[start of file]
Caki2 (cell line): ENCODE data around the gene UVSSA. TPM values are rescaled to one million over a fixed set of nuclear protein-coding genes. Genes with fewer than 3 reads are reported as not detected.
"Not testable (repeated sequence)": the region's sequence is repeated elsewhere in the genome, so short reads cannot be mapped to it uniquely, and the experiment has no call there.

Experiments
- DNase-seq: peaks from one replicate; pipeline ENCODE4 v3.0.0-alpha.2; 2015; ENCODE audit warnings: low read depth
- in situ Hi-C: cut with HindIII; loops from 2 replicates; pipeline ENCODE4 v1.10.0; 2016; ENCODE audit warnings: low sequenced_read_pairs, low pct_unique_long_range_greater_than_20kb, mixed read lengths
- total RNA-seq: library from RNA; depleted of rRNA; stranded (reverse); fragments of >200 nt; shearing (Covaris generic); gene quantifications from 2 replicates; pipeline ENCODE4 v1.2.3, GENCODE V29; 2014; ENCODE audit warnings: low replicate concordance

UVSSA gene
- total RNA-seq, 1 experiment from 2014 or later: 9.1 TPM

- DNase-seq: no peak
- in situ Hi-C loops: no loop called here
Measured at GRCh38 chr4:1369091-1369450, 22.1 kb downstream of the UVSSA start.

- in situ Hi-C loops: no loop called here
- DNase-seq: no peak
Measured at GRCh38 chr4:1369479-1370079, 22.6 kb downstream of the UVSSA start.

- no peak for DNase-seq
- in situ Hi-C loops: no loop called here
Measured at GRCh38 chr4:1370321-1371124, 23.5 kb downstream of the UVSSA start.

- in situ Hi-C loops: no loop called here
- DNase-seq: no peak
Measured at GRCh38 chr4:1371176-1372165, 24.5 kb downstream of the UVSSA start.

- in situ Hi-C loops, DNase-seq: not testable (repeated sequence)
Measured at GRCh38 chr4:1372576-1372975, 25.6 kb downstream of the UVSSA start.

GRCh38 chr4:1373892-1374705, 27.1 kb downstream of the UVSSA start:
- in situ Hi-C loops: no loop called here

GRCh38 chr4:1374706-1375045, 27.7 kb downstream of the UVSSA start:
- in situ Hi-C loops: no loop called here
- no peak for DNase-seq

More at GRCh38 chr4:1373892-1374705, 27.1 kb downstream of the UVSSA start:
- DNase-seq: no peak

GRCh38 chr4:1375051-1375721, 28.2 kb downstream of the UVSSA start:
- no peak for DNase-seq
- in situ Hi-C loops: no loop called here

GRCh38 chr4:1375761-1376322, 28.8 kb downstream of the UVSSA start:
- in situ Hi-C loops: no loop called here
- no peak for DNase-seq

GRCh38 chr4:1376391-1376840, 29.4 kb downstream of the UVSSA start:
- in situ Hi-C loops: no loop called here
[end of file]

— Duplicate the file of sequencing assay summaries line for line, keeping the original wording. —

Caki2 (cell line): ENCODE data around the gene UVSSA. TPM values are rescaled to one million over a fixed set of nuclear protein-coding genes. Genes with fewer than 3 reads are reported as not detected.
"Not testable (repeated sequence)": the region's sequence is repeated elsewhere in the genome, so short reads cannot be mapped to it uniquely, and the experiment has no call there.

Experiments
- DNase-seq: peaks from one replicate; pipeline ENCODE4 v3.0.0-alpha.2; 2015; ENCODE audit warnings: low read depth
- in situ Hi-C: cut with HindIII; loops from 2 replicates; pipeline ENCODE4 v1.10.0; 2016; ENCODE audit warnings: low sequenced_read_pairs, low pct_unique_long_range_greater_than_20kb, mixed read lengths
- total RNA-seq: library from RNA; depleted of rRNA; stranded (reverse); fragments of >200 nt; shearing (Covaris generic); gene quantifications from 2 replicates; pipeline ENCODE4 v1.2.3, GENCODE V29; 2014; ENCODE audit warnings: low replicate concordance

UVSSA gene
- total RNA-seq, 1 experiment from 2014 or later: 9.1 TPM

- DNase-seq: no peak
- in situ Hi-C loops: no loop called here
Measured at GRCh38 chr4:1369091-1369450, 22.1 kb downstream of the UVSSA start.

- in situ Hi-C loops: no loop called here
- DNase-seq: no peak
Measured at GRCh38 chr4:1369479-1370079, 22.6 kb downstream of the UVSSA start.

- no peak for DNase-seq
- in situ Hi-C loops: no loop called here
Measured at GRCh38 chr4:1370321-1371124, 23.5 kb downstream of the UVSSA start.

- in situ Hi-C loops: no loop called here
- DNase-seq: no peak
Measured at GRCh38 chr4:1371176-1372165, 24.5 kb downstream of the UVSSA start.

- in situ Hi-C loops, DNase-seq: not testable (repeated sequence)
Measured at GRCh38 chr4:1372576-1372975, 25.6 kb downstream of the UVSSA start.

GRCh38 chr4:1373892-1374705, 27.1 kb downstream of the UVSSA start:
- in situ Hi-C loops: no loop called here

GRCh38 chr4:1374706-1375045, 27.7 kb downstream of the UVSSA start:
- in situ Hi-C loops: no loop called here
- no peak for DNase-seq

More at GRCh38 chr4:1373892-1374705, 27.1 kb downstream of the UVSSA start:
- DNase-seq: no peak

GRCh38 chr4:1375051-1375721, 28.2 kb downstream of the UVSSA start:
- no peak for DNase-seq
- in situ Hi-C loops: no loop called here

GRCh38 chr4:1375761-1376322, 28.8 kb downstream of the UVSSA start:
- in situ Hi-C loops: no loop called here
- no peak for DNase-seq

GRCh38 chr4:1376391-1376840, 29.4 kb downstream of the UVSSA start:
- in situ Hi-C loops: no loop called here